First Published: 2013-01-13

 

Marzouki: Tunisia becoming arms corridor for Malian jihadists

 

Premiers of Algeria, Libya Tunisia seal pact to secure their borders against arms trafficking.

 

Middle East Online

Guarded response on French intervention in Mali

TUNIS - President Moncef Marzouki said on Saturday Tunisia was becoming a "corridor" for arms to Islamist militants in Mali, as the premiers of Algeria, Libya and Tunisia sealed a pact to secure their borders against arms trafficking.

"The situation in Mali has always worried us because we have begun to understand that our our jihadists, quote unquote, have ties with these terrorist forces," Marzouki told France 24 television on the eve of the second anniversary of his country's Arab Spring revolution.

"We have the impression that Tunisia is becoming a corridor for Libyan weapons to these regions," said Marzouki, whose country borders Libya but not Mali.

He was referring to arms from the arsenal of former Libyan strongman Moamer Kadhafi that he said are reaching Islamists in northern Mali via Tunisia and Algeria, the latter of which shares borders with Mali.

"We are monitoring very closely what is happening in that hornet's nest because it is a hornet's nest that can threaten the security of all the countries, including Tunisia," he said.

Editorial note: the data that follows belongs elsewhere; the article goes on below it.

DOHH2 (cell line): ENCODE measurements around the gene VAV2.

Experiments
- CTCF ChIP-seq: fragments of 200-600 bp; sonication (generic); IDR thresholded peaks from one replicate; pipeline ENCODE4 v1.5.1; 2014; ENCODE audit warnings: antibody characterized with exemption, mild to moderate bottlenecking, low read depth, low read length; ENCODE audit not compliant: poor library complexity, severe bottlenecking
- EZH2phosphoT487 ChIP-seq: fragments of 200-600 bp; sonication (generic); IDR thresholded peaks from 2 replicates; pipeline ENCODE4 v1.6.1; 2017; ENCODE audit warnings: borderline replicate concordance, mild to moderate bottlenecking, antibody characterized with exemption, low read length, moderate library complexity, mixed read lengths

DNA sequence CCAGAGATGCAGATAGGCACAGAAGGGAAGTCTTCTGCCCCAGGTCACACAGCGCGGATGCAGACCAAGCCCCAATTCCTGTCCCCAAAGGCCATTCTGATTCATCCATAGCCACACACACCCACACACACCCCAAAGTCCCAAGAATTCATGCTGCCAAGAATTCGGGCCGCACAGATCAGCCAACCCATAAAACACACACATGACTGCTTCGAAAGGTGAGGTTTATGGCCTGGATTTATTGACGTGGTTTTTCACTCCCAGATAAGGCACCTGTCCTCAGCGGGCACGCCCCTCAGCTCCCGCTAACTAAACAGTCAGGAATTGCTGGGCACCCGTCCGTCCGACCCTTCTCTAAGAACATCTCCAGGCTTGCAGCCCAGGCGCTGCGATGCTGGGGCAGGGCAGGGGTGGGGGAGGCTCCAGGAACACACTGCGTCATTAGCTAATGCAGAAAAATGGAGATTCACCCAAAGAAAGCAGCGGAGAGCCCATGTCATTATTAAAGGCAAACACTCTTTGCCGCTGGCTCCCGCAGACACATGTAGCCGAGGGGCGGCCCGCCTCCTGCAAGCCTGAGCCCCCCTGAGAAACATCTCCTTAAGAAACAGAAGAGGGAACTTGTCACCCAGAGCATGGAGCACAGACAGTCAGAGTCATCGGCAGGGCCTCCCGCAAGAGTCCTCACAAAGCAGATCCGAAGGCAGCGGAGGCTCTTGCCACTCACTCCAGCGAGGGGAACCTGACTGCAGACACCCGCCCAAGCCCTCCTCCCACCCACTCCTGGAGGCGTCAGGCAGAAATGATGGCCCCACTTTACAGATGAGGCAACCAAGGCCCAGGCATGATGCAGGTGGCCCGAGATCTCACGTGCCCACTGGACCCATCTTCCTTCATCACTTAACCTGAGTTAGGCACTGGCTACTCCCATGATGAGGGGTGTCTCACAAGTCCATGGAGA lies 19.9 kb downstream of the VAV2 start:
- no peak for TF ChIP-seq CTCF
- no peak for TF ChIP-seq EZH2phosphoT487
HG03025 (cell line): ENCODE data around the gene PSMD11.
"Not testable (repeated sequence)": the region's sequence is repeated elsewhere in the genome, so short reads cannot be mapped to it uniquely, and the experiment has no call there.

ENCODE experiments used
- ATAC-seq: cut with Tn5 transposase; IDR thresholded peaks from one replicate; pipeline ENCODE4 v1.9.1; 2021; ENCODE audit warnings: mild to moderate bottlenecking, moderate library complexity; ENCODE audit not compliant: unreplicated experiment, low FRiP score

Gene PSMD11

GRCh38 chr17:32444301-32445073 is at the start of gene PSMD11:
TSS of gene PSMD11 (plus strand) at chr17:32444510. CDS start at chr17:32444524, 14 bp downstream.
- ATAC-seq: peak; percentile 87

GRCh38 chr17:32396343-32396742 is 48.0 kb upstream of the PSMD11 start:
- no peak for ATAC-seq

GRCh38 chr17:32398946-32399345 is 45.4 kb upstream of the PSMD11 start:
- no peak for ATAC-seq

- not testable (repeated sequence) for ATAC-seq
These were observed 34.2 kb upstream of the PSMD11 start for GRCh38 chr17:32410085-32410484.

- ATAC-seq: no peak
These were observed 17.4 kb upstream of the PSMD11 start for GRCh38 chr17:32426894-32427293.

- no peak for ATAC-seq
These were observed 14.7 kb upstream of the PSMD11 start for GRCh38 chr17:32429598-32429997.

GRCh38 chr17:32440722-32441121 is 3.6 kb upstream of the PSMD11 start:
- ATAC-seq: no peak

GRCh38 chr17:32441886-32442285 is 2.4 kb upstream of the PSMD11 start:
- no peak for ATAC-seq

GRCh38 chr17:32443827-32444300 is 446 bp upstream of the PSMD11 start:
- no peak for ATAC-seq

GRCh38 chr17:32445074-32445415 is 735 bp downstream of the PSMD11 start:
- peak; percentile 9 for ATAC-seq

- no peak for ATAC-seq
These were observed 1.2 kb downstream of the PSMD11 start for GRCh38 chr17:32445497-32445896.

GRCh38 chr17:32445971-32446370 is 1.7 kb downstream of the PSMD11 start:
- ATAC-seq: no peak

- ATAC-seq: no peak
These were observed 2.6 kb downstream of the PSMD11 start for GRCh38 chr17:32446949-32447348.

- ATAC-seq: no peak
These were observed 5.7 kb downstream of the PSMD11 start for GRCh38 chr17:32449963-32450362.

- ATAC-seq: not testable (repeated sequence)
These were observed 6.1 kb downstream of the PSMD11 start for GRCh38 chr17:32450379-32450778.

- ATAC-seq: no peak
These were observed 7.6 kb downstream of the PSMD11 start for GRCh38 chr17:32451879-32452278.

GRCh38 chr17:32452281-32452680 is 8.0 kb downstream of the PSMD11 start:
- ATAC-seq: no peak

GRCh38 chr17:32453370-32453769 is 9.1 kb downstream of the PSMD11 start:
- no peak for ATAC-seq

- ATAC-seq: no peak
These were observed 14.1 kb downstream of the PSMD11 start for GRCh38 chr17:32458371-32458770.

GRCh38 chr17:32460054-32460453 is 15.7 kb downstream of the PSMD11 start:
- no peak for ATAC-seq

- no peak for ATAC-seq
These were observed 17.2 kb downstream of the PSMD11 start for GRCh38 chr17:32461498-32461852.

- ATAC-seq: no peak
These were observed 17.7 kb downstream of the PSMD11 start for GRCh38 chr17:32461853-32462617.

In that vein, Algeria, Libya, and Tunisia struck an 11-point plan, signed by their respective premiers, Ali Zeidan, Abdelmalek Sella and Hamadi Jebali, to secure their borders, during a meeting in the Libyan oasis of Ghadames.

The three pledged in a statement to "create common border checkpoints and intensify cooperation in the security sphere through joint patrols," and vowed as well to tackle organised crime and terrorism.

The premiers also addressed the crisis in Mali.

"It is necessary to find a political solution to this crisis by fostering dialogue between the different parties in Mali to preserve the sovereignty and unity of its territory," a statement said.

Libya's Zeidan told journalists the "situation in Mali has made it necessary for us to meet in order to prevent and tackle its consequences."

It requires close "coordination between our military and intelligence services to prevent anything that might affect our security, the movement of persons, arms and drugs trafficking, terrorism and human trafficking," he said.

In December, Libya decided to close the country's borders with Algeria, Niger, Chad and Sudan, decreeing the oil-rich south a military zone, in a move seen by analysts as a response to the crisis in Mali.

The Libyan conflict that ousted Moamer Gathafi in 2011 saw arms and fighters scattered across the region, notably to Mali, where Islamist militants have occupied the north.

At the same time, southern Libya has been plagued by unrest.

In his remarks to France 24, Marzouki gave a guarded response when asked to comment on the French military intervention in Mali.

"The situation is so complex. Of course we would have preferred a politically negotiated solution," he said.